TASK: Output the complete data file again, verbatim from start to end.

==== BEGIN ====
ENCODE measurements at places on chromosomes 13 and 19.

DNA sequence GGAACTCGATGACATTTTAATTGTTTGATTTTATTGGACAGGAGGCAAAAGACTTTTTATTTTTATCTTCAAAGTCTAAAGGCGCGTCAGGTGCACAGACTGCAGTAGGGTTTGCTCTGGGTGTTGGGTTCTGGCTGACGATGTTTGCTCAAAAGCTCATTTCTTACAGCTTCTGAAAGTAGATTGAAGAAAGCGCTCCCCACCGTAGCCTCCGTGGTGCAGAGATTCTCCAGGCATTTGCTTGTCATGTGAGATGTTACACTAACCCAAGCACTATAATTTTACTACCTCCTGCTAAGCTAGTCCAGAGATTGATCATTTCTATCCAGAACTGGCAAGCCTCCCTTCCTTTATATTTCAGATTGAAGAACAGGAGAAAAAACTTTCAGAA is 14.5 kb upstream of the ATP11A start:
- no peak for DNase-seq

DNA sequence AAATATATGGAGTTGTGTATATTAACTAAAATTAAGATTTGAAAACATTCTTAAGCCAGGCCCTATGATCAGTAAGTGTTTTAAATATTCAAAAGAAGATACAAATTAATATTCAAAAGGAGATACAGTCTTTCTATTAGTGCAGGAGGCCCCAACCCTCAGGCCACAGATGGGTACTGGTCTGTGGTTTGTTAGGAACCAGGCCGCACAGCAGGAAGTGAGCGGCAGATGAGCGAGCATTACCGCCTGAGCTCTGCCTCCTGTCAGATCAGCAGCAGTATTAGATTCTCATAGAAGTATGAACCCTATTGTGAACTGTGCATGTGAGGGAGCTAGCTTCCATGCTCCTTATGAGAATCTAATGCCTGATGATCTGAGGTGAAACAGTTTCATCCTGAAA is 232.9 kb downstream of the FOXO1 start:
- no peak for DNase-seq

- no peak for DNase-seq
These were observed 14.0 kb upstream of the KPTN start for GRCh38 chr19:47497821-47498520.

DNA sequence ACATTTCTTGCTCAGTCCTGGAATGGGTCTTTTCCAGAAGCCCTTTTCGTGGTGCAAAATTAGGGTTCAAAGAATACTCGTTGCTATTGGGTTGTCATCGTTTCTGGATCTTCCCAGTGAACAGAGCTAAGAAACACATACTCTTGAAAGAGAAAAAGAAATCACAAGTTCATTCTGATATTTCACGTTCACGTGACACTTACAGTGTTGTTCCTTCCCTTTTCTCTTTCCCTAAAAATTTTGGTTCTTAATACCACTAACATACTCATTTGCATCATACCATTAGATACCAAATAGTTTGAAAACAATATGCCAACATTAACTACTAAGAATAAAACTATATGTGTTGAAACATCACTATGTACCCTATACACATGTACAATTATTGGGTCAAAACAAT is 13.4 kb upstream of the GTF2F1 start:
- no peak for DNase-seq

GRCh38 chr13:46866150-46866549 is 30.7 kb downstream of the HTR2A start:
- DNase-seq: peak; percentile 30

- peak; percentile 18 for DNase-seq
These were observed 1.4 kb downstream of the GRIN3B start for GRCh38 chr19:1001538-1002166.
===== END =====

ENCODE measurements at places on chromosomes 13 and 19.

DNA sequence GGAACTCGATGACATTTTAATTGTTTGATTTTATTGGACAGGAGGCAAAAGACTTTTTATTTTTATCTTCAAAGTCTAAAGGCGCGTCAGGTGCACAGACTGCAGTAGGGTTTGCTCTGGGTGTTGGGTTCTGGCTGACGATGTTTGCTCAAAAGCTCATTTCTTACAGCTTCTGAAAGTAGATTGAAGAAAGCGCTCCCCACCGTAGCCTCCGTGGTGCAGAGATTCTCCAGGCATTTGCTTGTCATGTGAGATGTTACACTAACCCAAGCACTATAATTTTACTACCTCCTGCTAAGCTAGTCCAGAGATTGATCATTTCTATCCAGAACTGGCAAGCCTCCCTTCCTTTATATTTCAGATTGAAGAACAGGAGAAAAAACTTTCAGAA is 14.5 kb upstream of the ATP11A start:
- no peak for DNase-seq

DNA sequence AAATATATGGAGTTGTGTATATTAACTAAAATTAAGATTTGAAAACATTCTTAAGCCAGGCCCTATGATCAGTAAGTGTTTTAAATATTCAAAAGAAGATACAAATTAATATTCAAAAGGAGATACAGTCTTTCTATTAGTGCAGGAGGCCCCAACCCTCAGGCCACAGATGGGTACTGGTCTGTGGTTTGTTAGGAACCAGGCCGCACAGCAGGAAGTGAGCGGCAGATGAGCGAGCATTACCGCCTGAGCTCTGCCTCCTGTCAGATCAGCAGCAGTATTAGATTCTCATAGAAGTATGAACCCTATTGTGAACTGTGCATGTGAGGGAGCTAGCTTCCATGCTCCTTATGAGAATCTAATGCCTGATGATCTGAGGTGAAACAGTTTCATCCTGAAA is 232.9 kb downstream of the FOXO1 start:
- no peak for DNase-seq

- no peak for DNase-seq
These were observed 14.0 kb upstream of the KPTN start for GRCh38 chr19:47497821-47498520.

DNA sequence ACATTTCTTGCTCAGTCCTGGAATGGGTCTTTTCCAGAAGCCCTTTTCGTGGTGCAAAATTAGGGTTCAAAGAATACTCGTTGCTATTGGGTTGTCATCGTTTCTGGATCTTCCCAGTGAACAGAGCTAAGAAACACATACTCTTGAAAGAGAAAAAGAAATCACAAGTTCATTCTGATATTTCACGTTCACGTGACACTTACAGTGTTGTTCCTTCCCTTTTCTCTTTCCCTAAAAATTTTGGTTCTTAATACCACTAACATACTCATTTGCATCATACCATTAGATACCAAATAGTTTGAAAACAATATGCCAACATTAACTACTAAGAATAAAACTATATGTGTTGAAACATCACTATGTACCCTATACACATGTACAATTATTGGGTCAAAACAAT is 13.4 kb upstream of the GTF2F1 start:
- no peak for DNase-seq

GRCh38 chr13:46866150-46866549 is 30.7 kb downstream of the HTR2A start:
- DNase-seq: peak; percentile 30

- peak; percentile 18 for DNase-seq
These were observed 1.4 kb downstream of the GRIN3B start for GRCh38 chr19:1001538-1002166.